I think the biggest problem with the film is its handling of Chloe Grace Moretz and her Hit-Girl character. The break-out star of the first film was quite obviously Hit-Girl, the foul-mouted eleven-year-old, who kicked ass and killed men three times her age in the most brutal way possible. She was fun and was a nice shock to the system in a character we’ve never seen before. This time around she was given absolutely nothing to do, and really just seemed to exist in the film just to have her exist. She was given some stupid b-plot about her being forced to co-exist with stereotypical “popular” girls in high school, that was pointless, went nowhere and had no bearing on the film other than just to fill time.

Really the film is fine in what it intends to do, shock and awe in the comic book genre in something that isn’t a family-friendly affair. It does that, it entertains, but it’s really just a carbon copy of its average predecessor.

6/10

‘Behind The Candelabra’: Review

Behind The Candelabra

I always just knew of Liberace as that sequined piano player from way back when. Of course, as I and people nowadays know him as a gay icon and often a punchline for that type of humour. But, as the film portrays, it’s fascinating seeing how in the 1970s he was obviously gay, but made sure to the nth degree that the public didn’t know that, and that he kept up appearances as a straight man. Obviously, back then it would have been a killer to his career, and the danger and threat of AIDS wasn’t even a thought in people’s minds.

Not knowing really anything about Liberace, I can only understand how he was to a certain degree, but Michael Douglas portrayed him perfectly to what I imagine he was like, or at least played to how we view him. It’s almost scary how good Douglas is in the role, inhabiting him so expertly that it was often off-putting when he showed off his eccentricities and plying into Matt Damon’s character. Damon is equally great as what ends up being Liberace’s boy toy, a troubled individual who learns to love fame when attached to Liberace and all the spoils that come with it.

It’s a common narrative we’ve seen before, especially in bio-pics, Damon is the hot, young thing that is unsure of all this attention, but eventually embraces it, almost to an unhealthy degree. He gets comfortable, and a little too steadfast in his position. Then he realizes he’s more expendable then he ever thinks, and is so easily replaced, much to his chagrin. We’ve seen this before, but the framing of the story and the acting that delivers it makes it feel like it’s the first time we’re seeing it.

Soderbergh’s directing isn’t flashy, it hardly ever is, but’s it’s competent and confident like always, and often lets the story play out rather than try and enhance it unnecessarily through camera tricks. There is one scene in particular that stands out, Douglas and Damon are walking through Liberace’s lavish house as Damon complains they don’t get out and do stuff together, Soderbergh’s tracks them through the house, showing off the incredible luxury and prominence these men live in.

I think largely Behind The Candelabra is successful because it’s consistently interesting and explores a topic that few know all that much about. I always knew of the man, but never really understood who Liberace was and Soderbergh, Douglas and Damon paint a perfect picture.

8/10

‘Trance’: Review

Trance Banner

It’s funny watching Trance within a half-day of watching Side Effects because before sitting down to watch them I’d always get the two confused. They are both a mystery shrouded smaller film from seasoned veterans who have done it all in the business. I even started thinking about the directors in relation to each other, jokingly referring to Danny Boyle as the British Steven Soderbergh. Now, I’m probably reaching, but there are definitely some similarities between the two. Both are great obviously, with Boyle being more visual and Soderbergh more precise in the editing and cutting. Both have touched on sci-fi with Sunshine and Solaris, both have bio-pics in 127 Hours and Erin Brockovich, both have “zombie” movies with 28 Days Later and Contagion, both have commercial successes in Slumdog Millionaire and the “Ocean’s” movies. There’s really not a point to this, just an observations of some parallels drawn between two of the best directors of our generation.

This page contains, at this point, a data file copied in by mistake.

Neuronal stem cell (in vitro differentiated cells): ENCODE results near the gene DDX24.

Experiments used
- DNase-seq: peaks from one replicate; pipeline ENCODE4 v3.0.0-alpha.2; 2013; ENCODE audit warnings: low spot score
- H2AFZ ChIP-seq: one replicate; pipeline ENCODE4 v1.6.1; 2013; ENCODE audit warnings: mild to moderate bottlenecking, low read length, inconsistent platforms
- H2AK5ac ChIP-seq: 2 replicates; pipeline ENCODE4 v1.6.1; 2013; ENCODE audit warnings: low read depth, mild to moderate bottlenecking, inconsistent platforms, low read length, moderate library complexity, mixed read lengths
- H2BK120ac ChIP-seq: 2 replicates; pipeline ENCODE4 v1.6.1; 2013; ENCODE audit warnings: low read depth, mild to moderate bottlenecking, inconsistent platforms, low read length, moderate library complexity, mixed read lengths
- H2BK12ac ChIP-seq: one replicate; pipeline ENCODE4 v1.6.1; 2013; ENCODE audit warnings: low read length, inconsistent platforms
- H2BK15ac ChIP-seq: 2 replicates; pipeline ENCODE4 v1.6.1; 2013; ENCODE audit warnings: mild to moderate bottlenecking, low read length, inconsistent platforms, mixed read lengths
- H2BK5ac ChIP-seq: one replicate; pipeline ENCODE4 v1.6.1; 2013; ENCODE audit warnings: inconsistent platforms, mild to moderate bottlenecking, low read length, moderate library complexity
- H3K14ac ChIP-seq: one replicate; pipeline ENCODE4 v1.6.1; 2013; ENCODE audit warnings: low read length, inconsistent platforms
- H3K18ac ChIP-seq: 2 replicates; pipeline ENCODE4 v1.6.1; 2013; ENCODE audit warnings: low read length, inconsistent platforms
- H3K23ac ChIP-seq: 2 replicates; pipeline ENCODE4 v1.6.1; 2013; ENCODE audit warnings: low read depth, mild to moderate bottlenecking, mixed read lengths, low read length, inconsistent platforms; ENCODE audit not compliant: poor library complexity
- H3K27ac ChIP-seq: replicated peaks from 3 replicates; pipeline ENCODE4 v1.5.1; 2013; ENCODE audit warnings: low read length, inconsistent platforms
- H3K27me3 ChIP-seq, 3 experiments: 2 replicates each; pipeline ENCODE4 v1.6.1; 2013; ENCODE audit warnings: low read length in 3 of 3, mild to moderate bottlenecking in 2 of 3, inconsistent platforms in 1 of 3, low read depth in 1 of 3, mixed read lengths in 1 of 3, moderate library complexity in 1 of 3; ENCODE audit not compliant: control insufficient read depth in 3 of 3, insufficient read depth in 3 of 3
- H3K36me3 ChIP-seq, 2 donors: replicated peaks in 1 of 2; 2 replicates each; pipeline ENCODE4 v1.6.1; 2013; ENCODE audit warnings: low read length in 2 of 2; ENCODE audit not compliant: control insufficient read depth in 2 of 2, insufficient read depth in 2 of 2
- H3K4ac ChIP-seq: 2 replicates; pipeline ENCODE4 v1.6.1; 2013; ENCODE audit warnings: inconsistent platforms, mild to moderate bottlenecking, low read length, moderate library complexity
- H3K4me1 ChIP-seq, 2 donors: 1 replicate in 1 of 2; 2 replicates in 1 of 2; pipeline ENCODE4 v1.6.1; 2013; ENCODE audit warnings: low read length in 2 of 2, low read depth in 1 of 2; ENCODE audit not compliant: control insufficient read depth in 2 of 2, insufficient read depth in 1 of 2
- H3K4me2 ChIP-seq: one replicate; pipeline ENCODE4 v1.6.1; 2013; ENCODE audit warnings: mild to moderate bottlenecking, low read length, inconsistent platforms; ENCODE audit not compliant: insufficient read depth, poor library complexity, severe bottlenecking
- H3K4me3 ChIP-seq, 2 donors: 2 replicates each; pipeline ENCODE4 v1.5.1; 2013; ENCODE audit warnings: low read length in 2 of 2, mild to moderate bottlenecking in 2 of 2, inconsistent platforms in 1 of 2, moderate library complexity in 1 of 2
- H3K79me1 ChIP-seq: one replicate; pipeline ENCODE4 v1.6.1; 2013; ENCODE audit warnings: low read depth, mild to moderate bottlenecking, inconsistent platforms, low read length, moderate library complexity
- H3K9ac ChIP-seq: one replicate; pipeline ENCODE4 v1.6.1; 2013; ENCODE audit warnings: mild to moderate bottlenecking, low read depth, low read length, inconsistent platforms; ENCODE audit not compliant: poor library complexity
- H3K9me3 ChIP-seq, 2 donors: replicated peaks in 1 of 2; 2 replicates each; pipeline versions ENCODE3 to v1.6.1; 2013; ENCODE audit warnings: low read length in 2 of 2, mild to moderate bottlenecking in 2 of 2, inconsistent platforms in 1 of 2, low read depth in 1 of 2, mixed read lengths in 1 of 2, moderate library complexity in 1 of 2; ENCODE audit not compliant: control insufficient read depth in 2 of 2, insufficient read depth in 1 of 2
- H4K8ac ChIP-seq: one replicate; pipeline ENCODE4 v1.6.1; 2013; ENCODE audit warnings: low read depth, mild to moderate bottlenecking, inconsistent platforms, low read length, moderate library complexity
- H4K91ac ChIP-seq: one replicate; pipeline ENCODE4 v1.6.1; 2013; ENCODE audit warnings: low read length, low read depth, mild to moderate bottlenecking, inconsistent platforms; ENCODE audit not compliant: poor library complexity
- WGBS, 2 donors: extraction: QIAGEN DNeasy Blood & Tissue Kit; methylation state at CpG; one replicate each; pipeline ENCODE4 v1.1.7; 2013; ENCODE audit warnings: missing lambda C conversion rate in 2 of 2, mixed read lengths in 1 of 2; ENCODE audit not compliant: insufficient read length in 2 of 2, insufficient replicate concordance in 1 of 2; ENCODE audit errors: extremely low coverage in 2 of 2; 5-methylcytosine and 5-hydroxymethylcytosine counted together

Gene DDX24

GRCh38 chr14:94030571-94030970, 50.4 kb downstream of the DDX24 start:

So, Trance is kind of a mind-fuck of a movie. I knew it had to do with some heist, but wasn’t anticipating exactly how it would all go down. Telling from the title, hypnosis is used frequently throughout by Rosario Dawson in order to try and get amnesia-stricked James McAvoy to remember where he stashed a stolen painting. Vincent Cassel’s character is the robber who stole the painting, and remains the catalyst who forces him to undergro these sessions to try and get him to remember the location. Things spiral out of control with everything becoming more confusing as layers get placed on top of already dense layers. We see someone put into a “trance,” and we see their visions and what they believe to be reality and what this trance causes them to thin. As the film moves on it’s constantly cloudy to whether we are seeing reality, or are still in the vision of someone’s trance, seeing things that do not truly exist in that way in the real world.

It’s hard to keep track of all these happenings, as once the film hits a certain clip it’s just endless twists and turns that demand you to pay attention or else you’ll have no clue what the hell is happening, and why people who were seemingly dead are still alive. Double-crosses, triple-crosses, addiction, intertwining relationships, the film packs a lot into a pretty simple base plot, and complicates everything and flips previous norms. Without spoiling anything, the film deals heavily with relationships as one of its themes, what they mean, how they break down, what happens when you revisit them under different circumstances. It’s a nice sidewinder to the film and helps give it some substance.

I’m pretty sure I understood it all and worked it out, that said the climax was hilarious and had me laughing out loud. The realm of reality is twisted quite often in the film, and a touch is fine, but when your climax is laugh-inducing, that’s not the best sign. Also, Rosario Dawson is full frontal naked in this movie, and I’m praying that her body wasn’t altered by a computer or something, because that thing looks like God’s masterpiece. Thank you, Danny Boyle.

7/10